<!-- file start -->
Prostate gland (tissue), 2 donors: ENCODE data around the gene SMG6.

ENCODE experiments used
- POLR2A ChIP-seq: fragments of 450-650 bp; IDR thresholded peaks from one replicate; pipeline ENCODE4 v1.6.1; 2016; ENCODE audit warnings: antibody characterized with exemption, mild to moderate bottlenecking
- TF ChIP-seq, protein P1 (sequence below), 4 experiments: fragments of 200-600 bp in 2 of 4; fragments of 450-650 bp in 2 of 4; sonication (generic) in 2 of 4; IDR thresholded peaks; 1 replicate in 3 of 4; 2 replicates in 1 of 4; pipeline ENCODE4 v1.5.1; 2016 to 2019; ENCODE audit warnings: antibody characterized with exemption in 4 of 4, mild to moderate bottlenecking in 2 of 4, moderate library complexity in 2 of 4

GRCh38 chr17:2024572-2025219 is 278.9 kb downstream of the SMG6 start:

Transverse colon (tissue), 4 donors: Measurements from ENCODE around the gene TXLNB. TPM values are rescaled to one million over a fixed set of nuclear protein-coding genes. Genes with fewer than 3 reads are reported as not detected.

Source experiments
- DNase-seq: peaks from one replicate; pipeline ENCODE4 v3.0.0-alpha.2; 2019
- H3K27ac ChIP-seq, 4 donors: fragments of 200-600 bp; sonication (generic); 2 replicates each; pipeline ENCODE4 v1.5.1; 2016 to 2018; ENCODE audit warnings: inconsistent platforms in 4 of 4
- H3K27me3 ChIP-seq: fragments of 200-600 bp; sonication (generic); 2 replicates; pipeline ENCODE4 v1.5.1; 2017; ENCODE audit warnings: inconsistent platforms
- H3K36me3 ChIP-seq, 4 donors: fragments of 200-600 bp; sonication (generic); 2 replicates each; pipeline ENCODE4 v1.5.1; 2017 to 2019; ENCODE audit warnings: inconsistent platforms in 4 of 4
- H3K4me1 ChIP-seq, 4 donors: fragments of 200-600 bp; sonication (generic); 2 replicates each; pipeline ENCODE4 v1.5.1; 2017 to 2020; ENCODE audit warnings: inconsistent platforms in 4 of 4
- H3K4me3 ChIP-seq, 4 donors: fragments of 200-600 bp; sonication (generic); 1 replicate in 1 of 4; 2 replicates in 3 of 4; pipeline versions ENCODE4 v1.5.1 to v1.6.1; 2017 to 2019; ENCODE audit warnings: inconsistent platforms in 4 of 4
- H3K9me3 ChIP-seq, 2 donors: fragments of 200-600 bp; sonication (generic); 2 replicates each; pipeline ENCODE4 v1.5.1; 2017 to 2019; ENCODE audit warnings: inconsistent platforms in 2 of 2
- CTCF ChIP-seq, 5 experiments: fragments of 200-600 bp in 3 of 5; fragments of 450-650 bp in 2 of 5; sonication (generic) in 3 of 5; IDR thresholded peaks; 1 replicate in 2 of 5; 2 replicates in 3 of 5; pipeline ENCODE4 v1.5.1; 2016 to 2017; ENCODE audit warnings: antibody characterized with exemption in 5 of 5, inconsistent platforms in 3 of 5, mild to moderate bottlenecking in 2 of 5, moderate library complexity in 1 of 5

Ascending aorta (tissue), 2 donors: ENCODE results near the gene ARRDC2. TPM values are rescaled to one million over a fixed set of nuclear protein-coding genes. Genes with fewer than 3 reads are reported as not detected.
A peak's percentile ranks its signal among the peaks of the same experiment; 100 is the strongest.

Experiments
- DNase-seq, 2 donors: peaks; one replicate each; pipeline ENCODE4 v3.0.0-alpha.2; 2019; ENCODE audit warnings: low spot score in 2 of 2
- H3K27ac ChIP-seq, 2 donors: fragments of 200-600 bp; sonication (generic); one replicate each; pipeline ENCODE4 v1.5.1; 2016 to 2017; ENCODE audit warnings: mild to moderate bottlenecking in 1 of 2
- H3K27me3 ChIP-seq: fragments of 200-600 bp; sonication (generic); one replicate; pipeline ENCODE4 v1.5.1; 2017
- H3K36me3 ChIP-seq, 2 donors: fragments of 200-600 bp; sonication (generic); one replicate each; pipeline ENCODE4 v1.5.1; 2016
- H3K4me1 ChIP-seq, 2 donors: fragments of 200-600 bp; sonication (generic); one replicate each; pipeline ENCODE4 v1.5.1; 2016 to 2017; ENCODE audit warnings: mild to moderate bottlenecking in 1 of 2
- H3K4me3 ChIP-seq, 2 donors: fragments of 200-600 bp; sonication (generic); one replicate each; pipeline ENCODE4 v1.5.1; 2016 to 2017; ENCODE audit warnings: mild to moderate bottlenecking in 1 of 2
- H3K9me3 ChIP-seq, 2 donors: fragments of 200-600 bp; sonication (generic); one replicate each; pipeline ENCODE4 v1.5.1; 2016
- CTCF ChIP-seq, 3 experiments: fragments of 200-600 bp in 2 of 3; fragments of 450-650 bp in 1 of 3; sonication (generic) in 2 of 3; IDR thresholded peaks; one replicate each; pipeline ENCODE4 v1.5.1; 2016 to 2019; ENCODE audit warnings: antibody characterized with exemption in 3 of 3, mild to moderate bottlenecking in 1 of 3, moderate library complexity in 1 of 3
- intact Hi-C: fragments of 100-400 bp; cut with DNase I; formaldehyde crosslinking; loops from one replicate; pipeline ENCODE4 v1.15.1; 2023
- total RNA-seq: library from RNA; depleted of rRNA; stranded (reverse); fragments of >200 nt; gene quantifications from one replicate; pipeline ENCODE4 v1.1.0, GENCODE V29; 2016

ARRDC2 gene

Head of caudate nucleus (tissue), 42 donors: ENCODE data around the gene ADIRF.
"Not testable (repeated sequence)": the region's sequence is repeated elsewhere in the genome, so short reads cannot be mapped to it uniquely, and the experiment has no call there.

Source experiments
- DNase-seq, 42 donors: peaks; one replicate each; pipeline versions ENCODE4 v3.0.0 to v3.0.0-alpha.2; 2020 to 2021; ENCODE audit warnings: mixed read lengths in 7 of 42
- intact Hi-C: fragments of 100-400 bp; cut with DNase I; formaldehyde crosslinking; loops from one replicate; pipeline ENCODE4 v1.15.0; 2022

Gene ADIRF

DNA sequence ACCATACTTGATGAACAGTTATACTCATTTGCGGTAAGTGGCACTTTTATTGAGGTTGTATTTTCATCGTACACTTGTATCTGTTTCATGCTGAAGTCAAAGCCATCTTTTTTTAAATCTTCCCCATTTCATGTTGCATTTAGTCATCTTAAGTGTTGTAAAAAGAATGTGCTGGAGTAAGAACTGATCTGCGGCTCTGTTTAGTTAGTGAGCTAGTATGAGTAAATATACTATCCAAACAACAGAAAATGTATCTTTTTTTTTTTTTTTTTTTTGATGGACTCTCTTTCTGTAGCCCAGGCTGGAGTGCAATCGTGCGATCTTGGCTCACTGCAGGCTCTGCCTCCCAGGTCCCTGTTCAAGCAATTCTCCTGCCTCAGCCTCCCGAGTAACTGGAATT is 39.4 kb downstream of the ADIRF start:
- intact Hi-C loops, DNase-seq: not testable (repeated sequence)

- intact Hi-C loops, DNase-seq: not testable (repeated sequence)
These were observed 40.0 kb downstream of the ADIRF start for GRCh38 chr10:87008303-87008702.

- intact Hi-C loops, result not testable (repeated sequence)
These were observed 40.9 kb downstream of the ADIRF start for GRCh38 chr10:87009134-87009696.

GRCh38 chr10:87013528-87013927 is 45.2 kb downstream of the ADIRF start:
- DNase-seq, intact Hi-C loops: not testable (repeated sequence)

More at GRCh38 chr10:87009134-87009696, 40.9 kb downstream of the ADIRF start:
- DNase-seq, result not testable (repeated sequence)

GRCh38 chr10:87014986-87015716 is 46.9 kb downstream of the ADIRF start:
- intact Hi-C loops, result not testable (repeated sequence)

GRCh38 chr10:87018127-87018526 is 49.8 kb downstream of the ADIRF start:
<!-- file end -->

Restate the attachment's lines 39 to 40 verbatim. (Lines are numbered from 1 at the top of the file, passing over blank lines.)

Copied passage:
These were observed 40.0 kb downstream of the ADIRF start for GRCh38 chr10:87008303-87008702.

- intact Hi-C loops, result not testable (repeated sequence)